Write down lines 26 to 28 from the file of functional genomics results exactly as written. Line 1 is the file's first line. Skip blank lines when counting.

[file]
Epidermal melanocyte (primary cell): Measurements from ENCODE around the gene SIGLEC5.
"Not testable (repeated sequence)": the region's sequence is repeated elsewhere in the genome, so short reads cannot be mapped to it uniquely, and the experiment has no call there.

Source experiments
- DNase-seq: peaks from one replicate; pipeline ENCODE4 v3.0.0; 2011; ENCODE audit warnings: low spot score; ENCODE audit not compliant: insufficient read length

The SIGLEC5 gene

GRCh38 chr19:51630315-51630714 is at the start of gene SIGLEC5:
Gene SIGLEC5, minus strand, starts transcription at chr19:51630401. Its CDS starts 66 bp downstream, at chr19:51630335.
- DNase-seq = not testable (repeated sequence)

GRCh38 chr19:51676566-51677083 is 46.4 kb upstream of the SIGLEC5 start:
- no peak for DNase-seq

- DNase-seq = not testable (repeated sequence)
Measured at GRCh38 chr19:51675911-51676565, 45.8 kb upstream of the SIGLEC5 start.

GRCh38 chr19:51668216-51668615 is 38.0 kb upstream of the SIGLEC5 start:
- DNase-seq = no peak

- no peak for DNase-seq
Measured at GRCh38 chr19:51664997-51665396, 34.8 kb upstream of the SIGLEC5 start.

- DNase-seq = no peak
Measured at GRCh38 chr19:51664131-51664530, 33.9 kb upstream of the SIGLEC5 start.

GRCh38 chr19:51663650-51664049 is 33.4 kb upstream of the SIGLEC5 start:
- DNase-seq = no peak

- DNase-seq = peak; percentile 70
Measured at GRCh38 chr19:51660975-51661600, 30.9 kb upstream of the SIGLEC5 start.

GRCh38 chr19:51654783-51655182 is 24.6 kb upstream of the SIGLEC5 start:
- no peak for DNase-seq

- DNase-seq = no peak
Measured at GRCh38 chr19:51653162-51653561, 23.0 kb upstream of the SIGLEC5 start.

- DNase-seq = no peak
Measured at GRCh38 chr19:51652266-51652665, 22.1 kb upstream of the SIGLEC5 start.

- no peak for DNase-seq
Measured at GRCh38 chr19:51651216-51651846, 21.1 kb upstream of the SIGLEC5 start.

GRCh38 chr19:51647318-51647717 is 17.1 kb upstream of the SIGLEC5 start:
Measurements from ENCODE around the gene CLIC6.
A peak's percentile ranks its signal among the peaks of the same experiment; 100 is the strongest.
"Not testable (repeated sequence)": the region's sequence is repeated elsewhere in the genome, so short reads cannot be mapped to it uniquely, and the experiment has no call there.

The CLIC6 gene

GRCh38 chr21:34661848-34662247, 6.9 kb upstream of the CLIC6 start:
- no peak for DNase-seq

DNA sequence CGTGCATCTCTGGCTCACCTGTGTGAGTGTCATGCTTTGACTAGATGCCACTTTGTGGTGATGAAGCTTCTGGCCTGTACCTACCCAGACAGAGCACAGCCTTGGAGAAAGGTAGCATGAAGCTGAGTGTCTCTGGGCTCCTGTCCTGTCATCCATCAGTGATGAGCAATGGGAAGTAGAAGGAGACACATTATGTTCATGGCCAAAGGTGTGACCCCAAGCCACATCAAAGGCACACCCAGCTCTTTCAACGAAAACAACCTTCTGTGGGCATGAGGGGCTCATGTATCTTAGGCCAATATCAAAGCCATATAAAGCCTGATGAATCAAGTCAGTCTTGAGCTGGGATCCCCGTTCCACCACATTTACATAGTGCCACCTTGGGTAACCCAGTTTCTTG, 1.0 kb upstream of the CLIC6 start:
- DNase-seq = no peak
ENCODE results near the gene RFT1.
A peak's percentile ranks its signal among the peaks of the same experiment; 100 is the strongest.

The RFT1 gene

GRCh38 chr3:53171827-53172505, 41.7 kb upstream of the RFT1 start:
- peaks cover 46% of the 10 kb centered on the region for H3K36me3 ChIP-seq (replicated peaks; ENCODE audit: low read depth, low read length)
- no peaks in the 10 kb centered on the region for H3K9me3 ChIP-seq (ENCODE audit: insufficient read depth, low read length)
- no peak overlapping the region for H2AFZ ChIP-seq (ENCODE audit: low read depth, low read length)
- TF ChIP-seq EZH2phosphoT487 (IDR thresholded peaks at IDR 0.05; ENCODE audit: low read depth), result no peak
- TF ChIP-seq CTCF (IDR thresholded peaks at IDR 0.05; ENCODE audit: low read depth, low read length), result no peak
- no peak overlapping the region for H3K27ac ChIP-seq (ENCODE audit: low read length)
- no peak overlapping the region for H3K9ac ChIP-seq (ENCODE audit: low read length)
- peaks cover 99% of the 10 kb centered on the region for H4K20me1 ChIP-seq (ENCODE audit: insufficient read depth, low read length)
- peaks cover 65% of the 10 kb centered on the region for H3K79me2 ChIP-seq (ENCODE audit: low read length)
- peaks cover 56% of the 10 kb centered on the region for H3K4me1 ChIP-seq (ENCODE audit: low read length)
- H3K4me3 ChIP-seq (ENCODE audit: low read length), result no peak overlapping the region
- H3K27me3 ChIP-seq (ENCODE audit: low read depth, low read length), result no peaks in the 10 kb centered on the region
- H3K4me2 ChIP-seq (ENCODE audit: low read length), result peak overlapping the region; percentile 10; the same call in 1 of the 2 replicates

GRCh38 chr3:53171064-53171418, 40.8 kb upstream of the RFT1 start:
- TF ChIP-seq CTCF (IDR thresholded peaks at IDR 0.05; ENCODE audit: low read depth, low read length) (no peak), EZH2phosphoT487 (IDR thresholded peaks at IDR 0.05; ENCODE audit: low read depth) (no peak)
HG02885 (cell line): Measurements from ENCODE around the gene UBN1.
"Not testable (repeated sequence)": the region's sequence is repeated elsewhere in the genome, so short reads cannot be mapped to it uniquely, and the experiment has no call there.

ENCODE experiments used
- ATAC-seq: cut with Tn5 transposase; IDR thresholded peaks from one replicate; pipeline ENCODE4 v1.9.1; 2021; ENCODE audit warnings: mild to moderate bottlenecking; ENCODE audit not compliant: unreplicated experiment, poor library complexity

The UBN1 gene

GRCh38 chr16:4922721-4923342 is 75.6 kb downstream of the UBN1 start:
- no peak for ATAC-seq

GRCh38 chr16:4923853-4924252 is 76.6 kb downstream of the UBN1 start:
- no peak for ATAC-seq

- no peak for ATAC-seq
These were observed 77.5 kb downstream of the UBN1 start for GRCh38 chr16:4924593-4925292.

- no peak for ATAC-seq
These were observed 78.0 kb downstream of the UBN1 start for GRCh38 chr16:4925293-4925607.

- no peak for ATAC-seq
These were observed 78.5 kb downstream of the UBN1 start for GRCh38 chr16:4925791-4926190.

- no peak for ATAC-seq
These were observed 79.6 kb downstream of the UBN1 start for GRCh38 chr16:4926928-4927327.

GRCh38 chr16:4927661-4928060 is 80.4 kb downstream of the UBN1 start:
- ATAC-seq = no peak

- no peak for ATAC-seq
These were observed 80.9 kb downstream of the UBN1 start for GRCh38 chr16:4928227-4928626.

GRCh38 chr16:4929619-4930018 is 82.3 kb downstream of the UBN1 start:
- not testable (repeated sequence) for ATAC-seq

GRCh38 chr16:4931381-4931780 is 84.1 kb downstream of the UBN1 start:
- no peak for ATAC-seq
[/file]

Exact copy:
Measured at GRCh38 chr19:51653162-51653561, 23.0 kb upstream of the SIGLEC5 start.

- DNase-seq = no peak
Measured at GRCh38 chr19:51652266-51652665, 22.1 kb upstream of the SIGLEC5 start.